When the female Doctor first comes to help Brown we are given numerous reaction shots of the Mother looking on and being disturbed by the Doctor's relationship with Brown, especially as Brown falls in love with her.  The Mother, Mrs Brown, is shown to be jealous but accepts that she has to give Brown over to medicalisation (the Doctor and nurse Mary) for his own benefit.  She thereby makes the self-sacrificial nature of motherhood apparent, ensuring that Mrs Brown's sole purpose in life is shown as that of a central family cog existing for the whole family and not any specific individual within it.  As has been stated above, the Mother saves to buy Brown a wheelchair, something that only she could have thought of and done, with the agreement of the family, except for the Father.  Also (particularly in the scene of the Father's isolation against a black background and the Mother's framing by her family), the Mother's actions are clearly highlighted as necessary and positive in the realm, and preservation, of the family and its members as a unit. It is interesting to note that The Elephant Man achieves a similar beatification of the disabled character’s mother, achieved by having Merrick's mother inform us at the close of that film that 'nothing will die' and that Merrick will be looked after (if not become normal) in the after-life because she is already there, ‘there’ being - one is led to presume – heaven.  Merrick’s mother speaks as Merrick's spirit (a 'puff' of pure white steam!) enters the galaxy, signifying her eternal care for Merrick and placing her as Merrick's 'mother of love' for eternity.  The ideal mother, so The Elephant Man would have us believe, looks after her children even after both their deaths.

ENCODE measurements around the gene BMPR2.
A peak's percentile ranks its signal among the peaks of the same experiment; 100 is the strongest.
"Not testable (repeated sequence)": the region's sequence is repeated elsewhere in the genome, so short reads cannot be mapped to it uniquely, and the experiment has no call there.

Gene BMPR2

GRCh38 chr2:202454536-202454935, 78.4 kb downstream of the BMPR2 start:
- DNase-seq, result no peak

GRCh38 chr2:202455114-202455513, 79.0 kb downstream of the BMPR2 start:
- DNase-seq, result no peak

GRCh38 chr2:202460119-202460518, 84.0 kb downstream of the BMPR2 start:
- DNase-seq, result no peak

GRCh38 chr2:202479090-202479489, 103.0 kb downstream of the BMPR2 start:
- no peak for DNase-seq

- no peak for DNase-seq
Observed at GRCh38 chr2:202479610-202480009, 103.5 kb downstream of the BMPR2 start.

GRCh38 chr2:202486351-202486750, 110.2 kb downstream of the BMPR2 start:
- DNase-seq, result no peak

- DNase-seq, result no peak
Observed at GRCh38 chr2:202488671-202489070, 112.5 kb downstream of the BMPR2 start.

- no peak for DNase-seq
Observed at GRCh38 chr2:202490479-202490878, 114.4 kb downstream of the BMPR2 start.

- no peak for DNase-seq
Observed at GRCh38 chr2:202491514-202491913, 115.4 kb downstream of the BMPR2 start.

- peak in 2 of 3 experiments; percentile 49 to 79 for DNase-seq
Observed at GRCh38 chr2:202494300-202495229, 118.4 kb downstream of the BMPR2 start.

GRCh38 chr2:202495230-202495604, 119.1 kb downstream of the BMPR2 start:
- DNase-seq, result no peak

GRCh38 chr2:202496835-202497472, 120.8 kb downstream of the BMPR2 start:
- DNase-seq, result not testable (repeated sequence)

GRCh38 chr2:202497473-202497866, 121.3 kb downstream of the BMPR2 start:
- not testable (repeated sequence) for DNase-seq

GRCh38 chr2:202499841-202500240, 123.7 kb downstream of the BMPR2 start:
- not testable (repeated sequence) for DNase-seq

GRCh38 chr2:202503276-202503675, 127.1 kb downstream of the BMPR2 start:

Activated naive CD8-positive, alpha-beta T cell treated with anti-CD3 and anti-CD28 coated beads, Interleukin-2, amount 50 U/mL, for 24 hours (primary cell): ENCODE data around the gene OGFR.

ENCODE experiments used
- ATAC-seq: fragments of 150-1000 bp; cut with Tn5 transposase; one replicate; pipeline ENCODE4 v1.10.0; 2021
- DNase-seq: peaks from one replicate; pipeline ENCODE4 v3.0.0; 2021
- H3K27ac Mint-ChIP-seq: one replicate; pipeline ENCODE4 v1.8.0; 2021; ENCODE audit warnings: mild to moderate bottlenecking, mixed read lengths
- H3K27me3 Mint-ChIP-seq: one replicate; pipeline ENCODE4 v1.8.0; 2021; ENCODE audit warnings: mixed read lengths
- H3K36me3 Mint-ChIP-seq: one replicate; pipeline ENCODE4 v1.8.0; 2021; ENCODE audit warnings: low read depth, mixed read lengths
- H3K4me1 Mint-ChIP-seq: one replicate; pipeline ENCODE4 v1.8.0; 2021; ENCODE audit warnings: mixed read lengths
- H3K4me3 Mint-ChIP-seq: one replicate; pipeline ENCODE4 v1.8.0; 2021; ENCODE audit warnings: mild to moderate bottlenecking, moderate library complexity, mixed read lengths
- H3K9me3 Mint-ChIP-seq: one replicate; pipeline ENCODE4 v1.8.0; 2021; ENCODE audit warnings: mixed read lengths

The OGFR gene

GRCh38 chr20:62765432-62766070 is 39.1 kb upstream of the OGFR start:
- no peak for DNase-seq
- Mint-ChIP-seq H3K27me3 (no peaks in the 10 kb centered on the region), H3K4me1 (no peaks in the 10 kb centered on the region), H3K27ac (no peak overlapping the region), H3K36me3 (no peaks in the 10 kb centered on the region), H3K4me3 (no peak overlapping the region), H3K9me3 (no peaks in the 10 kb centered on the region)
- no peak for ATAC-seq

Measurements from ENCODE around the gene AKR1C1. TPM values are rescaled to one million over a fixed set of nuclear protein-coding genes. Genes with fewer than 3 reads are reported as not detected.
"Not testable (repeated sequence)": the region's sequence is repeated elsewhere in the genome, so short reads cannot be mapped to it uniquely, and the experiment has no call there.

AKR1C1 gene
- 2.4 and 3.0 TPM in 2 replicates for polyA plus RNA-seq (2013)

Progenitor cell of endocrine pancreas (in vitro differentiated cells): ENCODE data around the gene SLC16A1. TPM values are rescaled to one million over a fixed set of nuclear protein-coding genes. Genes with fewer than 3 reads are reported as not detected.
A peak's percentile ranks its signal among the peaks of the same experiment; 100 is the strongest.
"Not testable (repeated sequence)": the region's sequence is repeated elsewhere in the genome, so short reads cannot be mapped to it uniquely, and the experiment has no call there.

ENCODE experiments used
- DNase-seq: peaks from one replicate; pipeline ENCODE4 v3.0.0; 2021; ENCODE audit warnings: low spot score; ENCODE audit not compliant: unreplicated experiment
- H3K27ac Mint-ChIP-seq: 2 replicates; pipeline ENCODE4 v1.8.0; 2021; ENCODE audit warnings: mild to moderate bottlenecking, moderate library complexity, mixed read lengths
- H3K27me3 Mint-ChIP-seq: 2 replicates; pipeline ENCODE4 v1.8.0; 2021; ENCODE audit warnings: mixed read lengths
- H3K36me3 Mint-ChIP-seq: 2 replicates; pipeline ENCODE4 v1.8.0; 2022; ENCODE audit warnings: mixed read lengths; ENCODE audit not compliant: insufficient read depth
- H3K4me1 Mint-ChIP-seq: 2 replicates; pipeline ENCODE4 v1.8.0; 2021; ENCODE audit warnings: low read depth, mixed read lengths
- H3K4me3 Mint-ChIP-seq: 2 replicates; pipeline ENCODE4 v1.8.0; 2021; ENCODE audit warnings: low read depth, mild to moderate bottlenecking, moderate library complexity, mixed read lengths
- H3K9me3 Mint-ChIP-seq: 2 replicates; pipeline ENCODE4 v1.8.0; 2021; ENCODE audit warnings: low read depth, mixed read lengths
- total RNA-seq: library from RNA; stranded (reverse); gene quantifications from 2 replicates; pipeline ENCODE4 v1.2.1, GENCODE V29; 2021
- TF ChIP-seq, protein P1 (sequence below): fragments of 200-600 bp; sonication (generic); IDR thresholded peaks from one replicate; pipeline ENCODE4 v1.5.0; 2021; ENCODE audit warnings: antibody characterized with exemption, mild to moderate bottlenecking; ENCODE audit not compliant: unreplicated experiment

In My Left Foot the Mother’s looking after her children is seen as natural.  Yet they also need a moral upbringing, in order to conform to social norms.  Just as Mrs Merrick had taught her son to read and recite the Bible, for instance, Mrs Brown provides a moral up-bringing for Brown by taking him to church in order to pray for souls on All Souls Night - you pray to transmute a lost soul from purgatory to heaven.  Mrs Brown teaches Christy all about it.  In this scene we see Mrs Brown as concerned for all souls, not just her own and the family's; as such, she is shown as a truly moral person.  This interpretation had already been indicated when she had earlier brought the priest around to give Brown a talk and told Brown that God is watching him and that it is a sin to steal (i.e., coal).  During the church scene Mrs Brown leans down to Brown in his wooden cart, in a medium close-up, and tells him that they should: 'say some prayers for all the poor souls in purgatory'.  What is significant about this shot is the method of lighting.  Mrs Brown is placed in front of a wall that has light reflected upon it to appear as a semicircle of light around her, similar to representations of saintly light - halos - in religious iconography and icons.  That she is telling Brown of lost souls is no coincidence: she is clearly as concerned for her family's spiritual and moral well-being as for its physical state.  The family's decency, signified by the saintly light around Mrs Brown, is made equally apparent in the brothers' and sisters' attitudes towards Brown.  For example, his family integrate Brown as much as they can in their lives, taking him along to their games (Brown is the goalkeeper and penalty taker in the scene of his brothers playing football) and liaisons with other people (predominantly girls).  Even the Father integrates Brown, to some extent, by taking him to the pub.  Brown's problem (and Merrick's in The Elephant Man) is not that he lives in an unfair social setting, but that 'outsiders' are not nice to them.  The problem is, consequently, solved in My Left Foot not by changing the unfair social structure but by having various individuals (mainly one's family) being nice to the disabled.  Christy’s brothers' consideration for him, by including him in their lives, clearly manifests that the Mother has succeeded in bringing her children up decently.  The perspective is reinforced by the fact that there are never any significant squabbles between siblings, and in the scene where Brown has been rejected by a girl he took a fancy to, his brothers are indignant on Brown's behalf.